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I have a heat pump in the attic That drains to the ground outside two floors below. I naively added a hose fitting so I could redirect the water where I wanted it, slightly up hill. This created a trap in the line and my overflow pan filled. My HVAC soon shut off (2 days later) and I had to drain the overflow pan by hand. Removing the hose from the end of the drain and emptying the overflow pan allowed the System to start up again.

My question is: If I put a Y in the down pipe above my new intended outflow so that there is always a way for air to get out, will that cause any problems?

Diagram in text below:

Y    Site of possible Y
C  hose coupling     -------   End of Hose above coupling
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I'm thinking something else blocked your line. You would have had to run the end of the hose uphill a full two stories so that it was higher than the drain pan before it would cause a backup and overflow. – Dave Nay Jun 20 '12 at 2:25
@DaveNay Perhaps the trap on the bottom combined with the standard trap at the HVAC caused air to get locked in the line. As more water was forced into the bottom trap (in addition to temperature and outside air pressure changes), it increased air pressure in the line until gravity no longer forced water out of the top trap. That's just a theory, I could also see the top trap quickly blocking from algae growth promoted from the bottom trap being in contact with the ground. – BMitch Jun 20 '12 at 10:59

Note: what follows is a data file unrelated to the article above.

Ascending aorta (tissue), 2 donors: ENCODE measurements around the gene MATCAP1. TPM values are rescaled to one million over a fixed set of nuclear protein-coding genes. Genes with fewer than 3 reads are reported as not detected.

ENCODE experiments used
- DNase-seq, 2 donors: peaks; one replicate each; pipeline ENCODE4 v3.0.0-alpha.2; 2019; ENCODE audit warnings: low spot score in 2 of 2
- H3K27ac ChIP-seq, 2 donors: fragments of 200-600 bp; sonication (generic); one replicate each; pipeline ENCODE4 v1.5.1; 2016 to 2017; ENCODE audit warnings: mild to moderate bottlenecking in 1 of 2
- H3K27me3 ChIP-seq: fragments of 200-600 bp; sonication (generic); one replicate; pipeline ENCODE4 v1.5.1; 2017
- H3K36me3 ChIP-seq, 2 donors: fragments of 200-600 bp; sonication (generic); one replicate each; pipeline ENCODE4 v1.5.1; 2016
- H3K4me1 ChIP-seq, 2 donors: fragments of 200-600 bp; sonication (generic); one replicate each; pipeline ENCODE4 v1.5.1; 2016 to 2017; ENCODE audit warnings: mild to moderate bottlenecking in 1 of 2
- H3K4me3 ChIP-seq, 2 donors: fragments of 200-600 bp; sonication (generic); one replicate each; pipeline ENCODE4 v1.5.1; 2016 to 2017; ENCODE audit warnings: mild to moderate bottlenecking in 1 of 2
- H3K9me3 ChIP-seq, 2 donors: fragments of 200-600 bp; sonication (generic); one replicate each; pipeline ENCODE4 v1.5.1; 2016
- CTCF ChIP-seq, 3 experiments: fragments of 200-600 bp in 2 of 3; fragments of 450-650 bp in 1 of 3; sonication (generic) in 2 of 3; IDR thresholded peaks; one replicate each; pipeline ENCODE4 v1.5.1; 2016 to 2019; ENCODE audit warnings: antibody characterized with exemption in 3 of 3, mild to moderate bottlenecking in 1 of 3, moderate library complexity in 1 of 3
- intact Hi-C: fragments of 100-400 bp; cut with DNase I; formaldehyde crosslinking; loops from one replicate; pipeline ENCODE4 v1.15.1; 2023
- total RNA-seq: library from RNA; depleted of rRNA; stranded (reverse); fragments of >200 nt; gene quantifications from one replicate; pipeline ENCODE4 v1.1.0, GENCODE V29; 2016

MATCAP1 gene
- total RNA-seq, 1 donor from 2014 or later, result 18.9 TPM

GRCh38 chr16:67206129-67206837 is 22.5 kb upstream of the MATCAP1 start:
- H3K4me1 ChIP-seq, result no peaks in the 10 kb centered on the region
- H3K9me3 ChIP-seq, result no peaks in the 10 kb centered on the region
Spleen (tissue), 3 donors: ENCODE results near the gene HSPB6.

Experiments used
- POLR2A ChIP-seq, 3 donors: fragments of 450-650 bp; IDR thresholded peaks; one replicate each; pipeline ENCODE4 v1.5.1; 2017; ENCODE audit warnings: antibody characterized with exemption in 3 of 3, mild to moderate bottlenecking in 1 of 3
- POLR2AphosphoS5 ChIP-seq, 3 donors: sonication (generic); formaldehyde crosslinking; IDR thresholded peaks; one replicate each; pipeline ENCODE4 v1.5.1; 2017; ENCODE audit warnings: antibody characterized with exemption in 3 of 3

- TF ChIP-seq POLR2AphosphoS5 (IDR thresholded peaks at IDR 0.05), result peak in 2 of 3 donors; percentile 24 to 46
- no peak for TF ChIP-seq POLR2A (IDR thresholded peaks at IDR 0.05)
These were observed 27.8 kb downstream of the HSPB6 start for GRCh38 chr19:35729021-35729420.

@BMitch. Perhaps....but Occam's Razor says that it is more likely to be caused by normal debris, bugs, accidentally jamming the garden hose end into the mud, or as you suggest algae growth. – Dave Nay Jun 20 '12 at 11:23
@BMitch The shut down occured 2 or 3 days after I added my hose trap. I have updated the description above stating so. – Aaron Jun 20 '12 at 12:42
@Aaron when you removed the hose, did it drain by itself or did you still have to drain the overflow pan by hand? If you still had to do it by hand, you have a blockage in the trap up top. – BMitch Jun 20 '12 at 13:37

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